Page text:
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{{ courseTrack.displayTitle }} {{ printedBook.courseTrack.name }} {{ printedBook.name }} # The Natural Base e

The number $e,$ commonly called the natural base, is a mathematical constant named by the mathematician Leonhard Euler.

$e = 2.7182818284\ldots$

This constant is irrational, appears in several areas of mathematics, and has multiple uses. For instance, it is often used as the base of exponential functions.
Explanation

## Deriving $e$

The value of the number $e$ can be found in different ways. Here, compound interest will be used to find its value. The formula for compound interest is the exponential growth function $y=P\left(1+\frac{r}{n}\right)^{nt},$ where the constant $r$ is the interest rate in decimal form. If the interest rate was $100\,\%,$ which is extremely profitable, the value of $r$ equals $1.$ $y=P\left(1+\frac{1}{n}\right)^{nt}.$ The number $n$ is the amount of times the interest is compounded each year. That is, how often the accrued interest is added to the balance. The more often the interest is compounded, the higher the profit will be each year. What happens if the interest is compounded very often? That is, when $n$ is large. To examine this, the function will be rewritten using the the power of a power property. $y=P\left(1+\frac{1}{n}\right)^{nt}=P\left(\left(1+\frac{1}{n}\right)^n\right)^t$ For the rewritten function, the expression inside the outer parentheses is a constant depending only on $n.$ To analyze what happens when $n$ increases, larger and larger values will be substituted into the expression.

$n$ $\left(1+\dfrac{1}{n}\right)^n$ Expression value
$10$ $\left(1+\dfrac{1}{10}\right)^{10}$ $2.59374\ldots$
$100$ $\left(1+\dfrac{1}{100}\right)^{100}$ $2.70481\ldots$
$1000$ $\left(1+\dfrac{1}{1000}\right)^{1000}$ $2.71692\ldots$
$10\,000$ $\left(1+\dfrac{1}{10\,000}\right)^{10\,000}$ $2.71814\ldots$
$100\,000$ $\left(1+\dfrac{1}{100\,000}\right)^{100\,000}$ $2.71826\ldots$

The table shows that for high values of $n,$ the expression seems to approach $\sim2.718.$ In fact, as $n\rightarrow \infty,$ the value of the expression approaches the natural base $e$: $e=2.71828\ldots$ Substituting $e$ for the expression gives the function $y=Pe^{t},$

which applies when the interest rate is $100\,\%,$ compounded infinitely often. When interest is compounded infinitely often, it is said to be continuously compounded. Using this exponential function, instead of the original formula, makes this growth easier to work with.
Concept

## Natural Base Exponential Function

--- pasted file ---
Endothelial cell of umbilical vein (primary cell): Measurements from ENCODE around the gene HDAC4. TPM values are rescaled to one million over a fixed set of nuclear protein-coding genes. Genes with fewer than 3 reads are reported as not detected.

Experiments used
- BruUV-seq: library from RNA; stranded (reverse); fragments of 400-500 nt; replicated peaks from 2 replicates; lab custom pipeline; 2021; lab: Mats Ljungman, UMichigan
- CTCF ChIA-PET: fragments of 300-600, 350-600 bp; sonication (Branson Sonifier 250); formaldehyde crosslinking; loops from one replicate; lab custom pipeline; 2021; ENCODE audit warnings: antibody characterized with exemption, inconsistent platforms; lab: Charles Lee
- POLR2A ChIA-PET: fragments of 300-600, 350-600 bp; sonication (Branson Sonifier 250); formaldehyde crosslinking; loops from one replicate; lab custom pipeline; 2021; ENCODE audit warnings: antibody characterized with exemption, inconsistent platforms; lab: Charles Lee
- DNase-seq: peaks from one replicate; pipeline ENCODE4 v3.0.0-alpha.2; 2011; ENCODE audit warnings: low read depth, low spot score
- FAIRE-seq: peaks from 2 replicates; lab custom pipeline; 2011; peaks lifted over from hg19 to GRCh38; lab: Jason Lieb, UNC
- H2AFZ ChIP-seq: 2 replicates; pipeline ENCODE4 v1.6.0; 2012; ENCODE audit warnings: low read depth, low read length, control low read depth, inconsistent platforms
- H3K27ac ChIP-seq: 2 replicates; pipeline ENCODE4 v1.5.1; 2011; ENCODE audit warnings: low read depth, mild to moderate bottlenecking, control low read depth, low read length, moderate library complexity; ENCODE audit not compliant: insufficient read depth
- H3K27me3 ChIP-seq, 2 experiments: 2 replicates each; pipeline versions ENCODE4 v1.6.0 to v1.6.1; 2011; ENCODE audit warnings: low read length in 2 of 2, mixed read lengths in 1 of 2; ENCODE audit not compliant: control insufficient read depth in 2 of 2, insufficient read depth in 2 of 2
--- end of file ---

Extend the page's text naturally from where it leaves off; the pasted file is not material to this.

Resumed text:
Exponential functions are commonly expressed using the natural base $e$, as they then exhibit useful characteristics. These functions are called natural base exponential functions and are written in the form $f(x) = ae^{rx}.$ If $a$ and $r$ are both positive, the function is an exponential growth function. If $a$ is positive and $r$ is negative, the resulting function is instead an exponential decay function. Exercise

Determine whether the exponential function $f(x) = 0.5 e^{0.3x}$ shows growth or decay. Then, rewrite the function in the form $f(x) = ab^x$ and graph it.

Solution

The function is currently expressed as a natural base exponential function, $f(x) = ae^{rx}.$ Thus, identifying the signs of the constants $a$ and $r$ will help us decide whether it is an exponential growth or decay function. Both $a$ and $r$ are positive in this case. Thus, it models an exponential growth. To rewrite the function as $f(x) = ab^x,$ we have to make sure that the exponent is nothing but $x.$ This is achieved using the power of a power property and calculating the new base.

$f(x) = 0.5e^{0.3x}$
$f(x) = 0.5\left(e^{0.3}\right)^x$
$f(x) = 0.5 \cdot (1.34985\ldots)^x$
$f(x) \approx 0.5 \cdot 1.35^x$

Now that the function is rewritten, we can graph it as usual, starting by plotting the initial value, $0.5.$ Next, more points are found by repeatedly increasing the $x$-value by $1$ and multiplying the function value by the constant multiplier, $1.35.$ Connecting the points with a smooth curve gives us the desired graph. info Show solution Show solution
Rule

## Continuously Compounded Interest

When an interest rate of $100\,\%$ is compounded continuously, meaning it is compounded infinitely often, the resulting function is $y = Pe^t.$ When the interest rate is something other than $100,$ the arbitrary rate $r$ is used. $y = P \left( 1 + \dfrac r n \right)^{nt}.$ Suppose that the interest rate doubles, $r = 2.$ Because interest is compounded continuously, this effectively leads to the same growth in half the time. Similarly, three times the interest leads to the same growth in a third of the time. This corresponds to a horizontal stretch or shrink, leading to the following function.

$y = Pe^{rt}$

Exercise

Carlos won the lottery! In total, his winnings are $\50\,000.$ He wants to buy a high quality miniature blimp, which costs $\66\,499.$ Since his winnings aren't enough, he's decided to deposit them into a savings account for $5$ years, earning $6\,\%$ yearly interest compounded continuously. Assuming the price stays constant, will he have enough money in his account to buy the miniature blimp after the $5$ years?

Solution

As the interest of the account is continuously compounded, the balance can be modeled with the function $y = Pe^{rt},$ where $P$ is the principal and $r$ is the interest rate in decimal form. In this case, the principal is $\ 50\,000$ and the interest rate is $0.06,$ resulting in the function $y = 50\,000e^{0.06t}.$ By substituting $t = 5$ into the function, we'll find the balance at $5$ years.

$y = 50\,000e^{0.06t}$
$y = 50\,000e^{0.06 \cdot {\color{#0000FF}{5}}}$
$y = 50\,000e^{0.3}$
$y = 67\,492.94038\ldots$
$y \approx 67\,493$

At $5$ years, his account balance will be $\ 67\,493.$ Thus, he will be able to afford the miniature blimp at $\ 66\,499.$

info Show solution Show solution